A mess of pottage

by Henry Farrell on April 16, 2005

A very interesting article about the Heritage Foundation, Malaysia, and and sums of money flowing to the Foundation president’s wife in the Washington Post, which I hope to write more about tomorrow or on Monday (there are some interesting and complicated issues that I want to think about a bit more). In the meantime, I want to point out this fascinating little paragraph about the Index of Economic Freedom (previously discussed here and here).

Gerald P. O’Driscoll Jr., former editor of the annual Index of Economic Freedom, published by Heritage and the Wall Street Journal, said that in 2002 Feulner [the president of Heritage] pressed him to give Malaysia a better ranking. When the staff objected, Feulner backed off on changing the ranking, Driscoll said, but changed the text to make it more positive.

Heritage said Driscoll’s account “is incorrect. . . . If Dr. Feulner had any concerns about the Malaysia score, his name would not be on the book.”

As you prefer, you can read this as a testament to the honesty of the Index’s staff, or as damning evidence of Heritage’s intention to cook the books. Either way, it’s a rather interesting datum on the politics behind the Index (and how the text of the Index report is shaped by the political and/or financial interests of its backers).



Matt 04.16.05 at 11:54 pm

An interesting article. Some people like to say that Sept. 11th “Changed everything”. I wouldn’t have thought that extended to the way the Heritage Foundation thought about dictators in Malaysia, but I guess “everything” means everything. Or it was a good excuess to take some money, anyway.


Donald Johnson 04.17.05 at 11:51 am

Slightly off-topic, but I hope some economically literate Crooked TImberite comments on the Bruce Bawer piece in the NYT Week in Review section. In summary, Bawer claims studies demonstrate that the US is much more affluent than Europe. I think the blogosphere dealt with this a couple of years ago and at least partially discredited the claim, but I don’t remember details and am too lazy to google it. Anyway, there’s the claim being made all over again. As someone in another thread said, it’s the standard NYT piece on Europe–they’re all incredibly impoverished socialists and they’re too stupid to realize how bad off they are.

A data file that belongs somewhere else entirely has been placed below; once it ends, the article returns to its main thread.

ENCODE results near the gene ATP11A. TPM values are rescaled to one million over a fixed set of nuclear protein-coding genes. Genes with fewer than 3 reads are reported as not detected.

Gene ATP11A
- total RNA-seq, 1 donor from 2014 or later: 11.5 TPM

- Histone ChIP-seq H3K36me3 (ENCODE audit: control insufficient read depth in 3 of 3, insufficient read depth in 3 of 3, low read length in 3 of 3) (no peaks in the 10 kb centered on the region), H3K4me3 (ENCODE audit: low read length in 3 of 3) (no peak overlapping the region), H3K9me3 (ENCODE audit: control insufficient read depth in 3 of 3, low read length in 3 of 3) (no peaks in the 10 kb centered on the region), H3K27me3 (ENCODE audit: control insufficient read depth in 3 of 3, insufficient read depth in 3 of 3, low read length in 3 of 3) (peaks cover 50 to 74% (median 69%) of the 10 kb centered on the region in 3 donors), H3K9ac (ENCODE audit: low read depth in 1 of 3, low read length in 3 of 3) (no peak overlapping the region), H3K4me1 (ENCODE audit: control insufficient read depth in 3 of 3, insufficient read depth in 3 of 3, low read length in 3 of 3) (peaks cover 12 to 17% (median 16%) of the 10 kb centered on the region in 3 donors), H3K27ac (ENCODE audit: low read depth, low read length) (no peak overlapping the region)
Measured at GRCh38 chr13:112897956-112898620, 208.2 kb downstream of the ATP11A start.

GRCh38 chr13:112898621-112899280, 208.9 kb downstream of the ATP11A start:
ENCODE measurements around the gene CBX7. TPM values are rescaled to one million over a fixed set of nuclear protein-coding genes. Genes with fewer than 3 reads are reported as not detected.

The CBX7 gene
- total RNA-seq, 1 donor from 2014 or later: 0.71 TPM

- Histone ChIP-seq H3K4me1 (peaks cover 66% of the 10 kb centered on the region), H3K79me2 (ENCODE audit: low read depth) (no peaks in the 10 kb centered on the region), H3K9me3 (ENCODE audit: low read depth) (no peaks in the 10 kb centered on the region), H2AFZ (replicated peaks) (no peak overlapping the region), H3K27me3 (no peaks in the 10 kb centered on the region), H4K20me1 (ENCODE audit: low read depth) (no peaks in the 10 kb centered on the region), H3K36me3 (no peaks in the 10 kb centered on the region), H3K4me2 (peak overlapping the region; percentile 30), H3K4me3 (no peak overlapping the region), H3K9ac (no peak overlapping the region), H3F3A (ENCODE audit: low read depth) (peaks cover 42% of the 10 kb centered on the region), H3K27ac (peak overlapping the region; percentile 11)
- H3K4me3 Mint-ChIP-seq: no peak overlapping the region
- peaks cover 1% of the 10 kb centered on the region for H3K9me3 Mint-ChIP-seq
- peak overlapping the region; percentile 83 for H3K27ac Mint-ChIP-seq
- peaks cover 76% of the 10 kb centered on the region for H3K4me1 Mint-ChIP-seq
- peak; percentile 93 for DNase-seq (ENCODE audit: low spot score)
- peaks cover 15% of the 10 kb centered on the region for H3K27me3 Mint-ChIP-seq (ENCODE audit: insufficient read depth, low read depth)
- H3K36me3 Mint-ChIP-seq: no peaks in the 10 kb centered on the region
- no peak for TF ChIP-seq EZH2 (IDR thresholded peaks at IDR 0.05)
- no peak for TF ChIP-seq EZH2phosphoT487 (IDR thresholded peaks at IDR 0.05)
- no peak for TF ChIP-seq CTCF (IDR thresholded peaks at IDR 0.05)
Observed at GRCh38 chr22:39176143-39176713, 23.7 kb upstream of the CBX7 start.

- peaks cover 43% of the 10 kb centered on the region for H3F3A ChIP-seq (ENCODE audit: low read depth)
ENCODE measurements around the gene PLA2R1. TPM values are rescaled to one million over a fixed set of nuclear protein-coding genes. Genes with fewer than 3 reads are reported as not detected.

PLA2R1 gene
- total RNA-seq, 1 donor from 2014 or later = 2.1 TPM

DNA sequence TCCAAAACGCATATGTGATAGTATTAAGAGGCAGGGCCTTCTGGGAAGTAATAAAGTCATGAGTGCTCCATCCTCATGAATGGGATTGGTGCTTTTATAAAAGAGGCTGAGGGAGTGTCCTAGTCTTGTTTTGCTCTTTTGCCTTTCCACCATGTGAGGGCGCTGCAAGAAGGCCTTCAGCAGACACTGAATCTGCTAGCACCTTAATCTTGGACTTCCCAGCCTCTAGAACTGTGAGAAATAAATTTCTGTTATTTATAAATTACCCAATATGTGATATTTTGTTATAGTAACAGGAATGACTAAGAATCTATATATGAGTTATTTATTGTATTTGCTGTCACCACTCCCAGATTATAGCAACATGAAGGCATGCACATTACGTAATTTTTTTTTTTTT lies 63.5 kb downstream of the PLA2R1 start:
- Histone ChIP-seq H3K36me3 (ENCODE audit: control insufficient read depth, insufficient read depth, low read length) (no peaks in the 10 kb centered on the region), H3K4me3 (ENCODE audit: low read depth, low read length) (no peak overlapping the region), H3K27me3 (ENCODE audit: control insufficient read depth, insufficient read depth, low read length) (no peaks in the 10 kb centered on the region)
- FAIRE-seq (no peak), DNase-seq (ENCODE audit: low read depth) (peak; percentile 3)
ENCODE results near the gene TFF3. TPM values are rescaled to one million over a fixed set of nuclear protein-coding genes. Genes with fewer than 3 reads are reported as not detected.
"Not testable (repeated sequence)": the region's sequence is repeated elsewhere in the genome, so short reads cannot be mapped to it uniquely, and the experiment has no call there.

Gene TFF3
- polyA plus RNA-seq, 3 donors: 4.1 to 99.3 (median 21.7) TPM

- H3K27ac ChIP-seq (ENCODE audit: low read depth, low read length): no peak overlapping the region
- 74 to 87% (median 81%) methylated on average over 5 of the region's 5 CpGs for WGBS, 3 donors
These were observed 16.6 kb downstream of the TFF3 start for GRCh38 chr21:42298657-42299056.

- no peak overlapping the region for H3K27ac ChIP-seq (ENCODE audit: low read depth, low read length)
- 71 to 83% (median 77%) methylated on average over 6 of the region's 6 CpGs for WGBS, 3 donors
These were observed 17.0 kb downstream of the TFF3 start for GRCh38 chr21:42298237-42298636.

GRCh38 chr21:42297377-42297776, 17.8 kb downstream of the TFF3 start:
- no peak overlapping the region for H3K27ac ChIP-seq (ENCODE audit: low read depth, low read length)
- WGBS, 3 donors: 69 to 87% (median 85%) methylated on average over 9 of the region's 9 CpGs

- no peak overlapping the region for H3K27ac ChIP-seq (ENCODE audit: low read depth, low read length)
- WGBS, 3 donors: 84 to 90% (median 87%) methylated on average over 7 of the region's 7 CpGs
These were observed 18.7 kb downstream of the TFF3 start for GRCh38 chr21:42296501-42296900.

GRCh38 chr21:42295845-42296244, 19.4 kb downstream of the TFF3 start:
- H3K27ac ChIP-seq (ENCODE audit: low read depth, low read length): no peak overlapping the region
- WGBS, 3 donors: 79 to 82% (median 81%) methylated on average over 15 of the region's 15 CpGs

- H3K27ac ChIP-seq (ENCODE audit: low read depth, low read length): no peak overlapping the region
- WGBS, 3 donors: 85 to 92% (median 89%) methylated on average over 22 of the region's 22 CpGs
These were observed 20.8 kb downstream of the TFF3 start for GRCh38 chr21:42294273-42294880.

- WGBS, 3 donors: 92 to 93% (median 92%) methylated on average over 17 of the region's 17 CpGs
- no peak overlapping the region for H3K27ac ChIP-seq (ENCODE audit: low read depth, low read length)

Uncle Kvetch 04.17.05 at 1:15 pm

So Bruce Bawer, the standard-bearer of gay conservatism [sic], is back? Now my joy is complete.

I didn’t buy a Sunday Times today…after the “Man-dates” article in last weekend’s Styles section (and the attendant discussion thereof here on CT), I was thinking that my $3.50 could be better spent in any number of ways. But I was still wavering, thinking that maybe I’d pick one up before the end of the day…y’know, just for Arts & Leisure, and Real Estate…

Thanks, Donald. You just saved me another $3.50.


Tom Maguire 04.17.05 at 5:57 pm

This WaPo story is, at best, incomplete. In addition to demonstrating a financial connection between Malaysia and Heritage, the reporter would need to demonstrate that it was unreasonable for anyone at Heritage to think that Malaysia was improving.

Otherwise, it is entirely possible that in 2001 leaders in Malaysia decided for whatever reason (Foreign investment? The change in US administration?) that improving relations with the US would be a Good Thing, and embarked on a 2 point strategy: